25 Years of Loud, Expensive Space Heaters.

A half-written draft of this piece has been living on my HDD for nearly half a year. Recent discussions re: the subject of "aging and death of PC irons" prompted me to dust it off and quickly post. Regularly-scheduled programming will resume shortly...

"The tools, the means and the methods disappear under the overwhelming dead weight of simulacra and cvasi-originals nobody knows how to distinguish from the genuine article anymore long before the activities they used to support are altogether renounced as such. That's be why you're still pretending to be engaging in computing long after the last computers became unavailable to you. That's why you can't buy silk anything, that's also why I have to argue with the clerks over cotton socks ("oh, it only says 80% cotton 20% synthetic" "right" "that's the elastic, you don't want socks without elastic like for diabethics do you ? the kind that crumple around the ankle and don't stay up ?" "..." They're always shocked when they proclaim so and so article "no longer exists" and I point out I'm wearing it."

-- Mircea Popescu, "Domestic casting"

"...why are we even _thinking_ about home computer equipment when we wish to attract professional programmers? in _every_ field I know, the difference between the professional and the mass market is so large that Joe Blow wouldn't believe the two could coexist. more often than not, you can't even get the professional quality unless you sign a major agreement with the vendor — such is the investment on both sides of the table.... ...they don't make poles long enough for me want to touch Microsoft products, and I don't want any mass-marketed game-playing device or Windows appliance _near_ my desk or on my network. this is my _workbench_, dammit, it's not a pretty box to impress people with graphics and sounds. when I work at this system up to 12 hours a day, I'm profoundly uninterested in what user interface a novice user would prefer."

-- Erik Naggum

As a boy, I had one of these "breadboxes":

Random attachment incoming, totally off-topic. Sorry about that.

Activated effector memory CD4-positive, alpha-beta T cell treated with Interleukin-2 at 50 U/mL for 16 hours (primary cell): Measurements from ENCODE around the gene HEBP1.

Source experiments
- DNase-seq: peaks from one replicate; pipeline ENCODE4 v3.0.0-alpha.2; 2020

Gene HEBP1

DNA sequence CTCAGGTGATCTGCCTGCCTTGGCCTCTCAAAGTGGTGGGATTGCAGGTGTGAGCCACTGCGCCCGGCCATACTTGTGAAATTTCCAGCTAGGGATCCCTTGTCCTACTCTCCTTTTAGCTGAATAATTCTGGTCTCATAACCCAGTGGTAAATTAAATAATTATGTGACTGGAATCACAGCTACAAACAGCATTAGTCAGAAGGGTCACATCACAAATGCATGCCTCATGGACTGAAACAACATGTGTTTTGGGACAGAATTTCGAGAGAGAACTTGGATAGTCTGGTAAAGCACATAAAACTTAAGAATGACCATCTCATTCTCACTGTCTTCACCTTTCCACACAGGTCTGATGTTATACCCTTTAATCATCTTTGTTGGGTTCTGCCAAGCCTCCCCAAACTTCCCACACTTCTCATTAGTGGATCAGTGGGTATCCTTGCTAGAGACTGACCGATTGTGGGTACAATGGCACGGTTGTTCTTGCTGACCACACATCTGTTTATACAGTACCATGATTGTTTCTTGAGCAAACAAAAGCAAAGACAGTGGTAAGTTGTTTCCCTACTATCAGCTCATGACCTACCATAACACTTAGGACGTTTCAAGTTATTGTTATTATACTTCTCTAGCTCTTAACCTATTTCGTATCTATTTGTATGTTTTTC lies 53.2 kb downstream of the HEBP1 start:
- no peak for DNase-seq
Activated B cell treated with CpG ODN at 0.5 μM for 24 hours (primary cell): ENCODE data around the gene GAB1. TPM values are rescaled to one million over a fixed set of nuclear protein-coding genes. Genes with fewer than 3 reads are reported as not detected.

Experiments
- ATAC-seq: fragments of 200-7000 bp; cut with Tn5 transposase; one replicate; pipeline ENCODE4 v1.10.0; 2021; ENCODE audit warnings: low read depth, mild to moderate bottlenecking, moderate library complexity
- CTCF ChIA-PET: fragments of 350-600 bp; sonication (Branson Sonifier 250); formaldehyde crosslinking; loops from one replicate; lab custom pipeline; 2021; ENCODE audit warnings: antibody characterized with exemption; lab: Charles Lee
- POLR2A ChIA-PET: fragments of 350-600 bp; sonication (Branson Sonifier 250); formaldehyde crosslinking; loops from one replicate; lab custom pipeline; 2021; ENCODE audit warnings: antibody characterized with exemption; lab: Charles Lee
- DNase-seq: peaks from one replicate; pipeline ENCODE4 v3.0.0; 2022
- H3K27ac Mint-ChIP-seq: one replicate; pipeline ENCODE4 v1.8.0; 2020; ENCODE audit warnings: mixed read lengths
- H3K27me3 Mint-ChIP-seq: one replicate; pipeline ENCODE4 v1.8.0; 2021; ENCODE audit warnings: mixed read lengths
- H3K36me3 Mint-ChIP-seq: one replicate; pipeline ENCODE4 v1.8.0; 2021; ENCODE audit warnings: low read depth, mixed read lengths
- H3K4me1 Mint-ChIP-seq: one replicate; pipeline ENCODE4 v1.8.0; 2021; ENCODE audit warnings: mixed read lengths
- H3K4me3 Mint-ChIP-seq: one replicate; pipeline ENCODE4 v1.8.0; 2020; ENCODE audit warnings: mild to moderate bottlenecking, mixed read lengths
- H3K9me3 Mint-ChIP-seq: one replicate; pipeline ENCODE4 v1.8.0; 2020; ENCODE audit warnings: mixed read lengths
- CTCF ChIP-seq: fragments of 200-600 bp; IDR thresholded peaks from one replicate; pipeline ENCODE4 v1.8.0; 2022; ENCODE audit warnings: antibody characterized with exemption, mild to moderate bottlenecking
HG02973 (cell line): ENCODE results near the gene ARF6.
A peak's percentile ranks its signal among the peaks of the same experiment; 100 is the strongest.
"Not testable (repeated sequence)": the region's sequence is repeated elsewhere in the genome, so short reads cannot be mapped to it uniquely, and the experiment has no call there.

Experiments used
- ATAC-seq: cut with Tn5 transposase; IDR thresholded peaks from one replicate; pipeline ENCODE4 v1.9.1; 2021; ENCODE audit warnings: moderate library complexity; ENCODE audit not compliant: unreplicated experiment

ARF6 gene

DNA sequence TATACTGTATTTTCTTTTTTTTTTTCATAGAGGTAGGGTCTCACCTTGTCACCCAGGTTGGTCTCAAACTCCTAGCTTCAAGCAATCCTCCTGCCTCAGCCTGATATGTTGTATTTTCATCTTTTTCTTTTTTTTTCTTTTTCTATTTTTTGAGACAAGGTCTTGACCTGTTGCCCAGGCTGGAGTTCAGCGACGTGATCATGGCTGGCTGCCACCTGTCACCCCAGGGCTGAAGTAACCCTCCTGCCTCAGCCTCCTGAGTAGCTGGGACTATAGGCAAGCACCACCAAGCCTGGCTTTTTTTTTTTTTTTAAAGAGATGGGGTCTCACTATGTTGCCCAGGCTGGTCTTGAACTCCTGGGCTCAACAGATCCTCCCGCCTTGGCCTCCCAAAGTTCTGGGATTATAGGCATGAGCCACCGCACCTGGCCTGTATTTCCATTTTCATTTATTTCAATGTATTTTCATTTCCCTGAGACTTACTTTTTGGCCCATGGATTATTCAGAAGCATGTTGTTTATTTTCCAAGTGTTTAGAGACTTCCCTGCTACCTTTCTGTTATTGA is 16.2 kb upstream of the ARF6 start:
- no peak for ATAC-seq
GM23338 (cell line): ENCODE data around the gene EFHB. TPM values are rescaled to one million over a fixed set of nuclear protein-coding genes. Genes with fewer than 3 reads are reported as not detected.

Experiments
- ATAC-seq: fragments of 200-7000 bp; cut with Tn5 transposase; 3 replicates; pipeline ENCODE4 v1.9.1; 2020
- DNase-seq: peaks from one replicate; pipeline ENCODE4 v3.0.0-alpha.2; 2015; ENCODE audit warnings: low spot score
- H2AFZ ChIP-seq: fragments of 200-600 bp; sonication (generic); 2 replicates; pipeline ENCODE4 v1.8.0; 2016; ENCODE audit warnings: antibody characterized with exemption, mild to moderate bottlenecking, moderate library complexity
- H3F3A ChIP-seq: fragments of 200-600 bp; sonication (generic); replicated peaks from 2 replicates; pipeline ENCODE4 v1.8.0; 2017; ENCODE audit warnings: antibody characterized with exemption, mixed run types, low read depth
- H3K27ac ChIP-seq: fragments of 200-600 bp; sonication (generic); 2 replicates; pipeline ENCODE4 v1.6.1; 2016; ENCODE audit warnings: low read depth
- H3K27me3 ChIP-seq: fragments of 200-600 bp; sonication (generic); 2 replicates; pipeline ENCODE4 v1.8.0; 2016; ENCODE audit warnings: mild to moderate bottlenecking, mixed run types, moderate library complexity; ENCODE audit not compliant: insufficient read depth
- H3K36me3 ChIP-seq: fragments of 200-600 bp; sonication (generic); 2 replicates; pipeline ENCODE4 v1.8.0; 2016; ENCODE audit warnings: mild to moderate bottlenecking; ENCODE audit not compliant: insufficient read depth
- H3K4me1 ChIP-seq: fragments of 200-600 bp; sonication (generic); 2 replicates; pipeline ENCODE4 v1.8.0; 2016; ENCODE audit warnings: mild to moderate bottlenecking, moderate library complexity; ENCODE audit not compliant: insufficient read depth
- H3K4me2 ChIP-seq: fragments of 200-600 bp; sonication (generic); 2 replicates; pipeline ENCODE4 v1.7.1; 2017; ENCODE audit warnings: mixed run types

Commodore 64.

This small but nearly perfect "micro" came with full electronic schematics, and was a joy to use. But, more pertinently to the subject at hand, it ate less than 10 watts of current at peak load, and consequently needed no forced air cooling:

Commodore 64 Internals.

You could hear the birds sing while using the Commodore.

After this, came the time of the ubiquitous 486 "AT" towers, where already the power supply blower could be heard from across the room...

486 with turbo

... but at least the CPU needed no fan of its own:

Cyrix 486

And then, came the "Pentiums" etc., and suddenly it was considered acceptable for a desktop computer to sound like a vacuum cleaner and draw in similar quantities of dust.

I have always despised the CPU fan. Possibly because -- in spite of living for many years in the "country of the deaf" -- I did not partake in their peculiar heathen ritual whereby they blow away their high-frequency hearing (this thing they call "concerts".)

When I first began to work for serious pay, soon enough I was able to build a "workstation" (in my conception, a workstation is a machine that you expect to work with, daily, and consequently ought to consist of the best components that your money can buy.) But the idea that such a machine ought to loudly suck in several liters of air and dust every second, I found quite offputting. And so, went and purchased a Toyota radiator, and ended up with this:

Water AMD Front

There was nothing "overclocked" inside the pictured dual-"Athlon" box. The experiment with piped water was intended strictly for noise-deadening and "uptime" (i.e. avoid disassembly for cleaning) :

Water AMD Rear

After a few days of temperature measurements, I proceeded to remove the two fans which came with the chassis. But there still remained the one in the power supply. Initially I thought to fill the latter with transformer oil and seal a copper heat exchanger coil inside; but at the time did not have a welder, and so it stood as it were.

Water AMD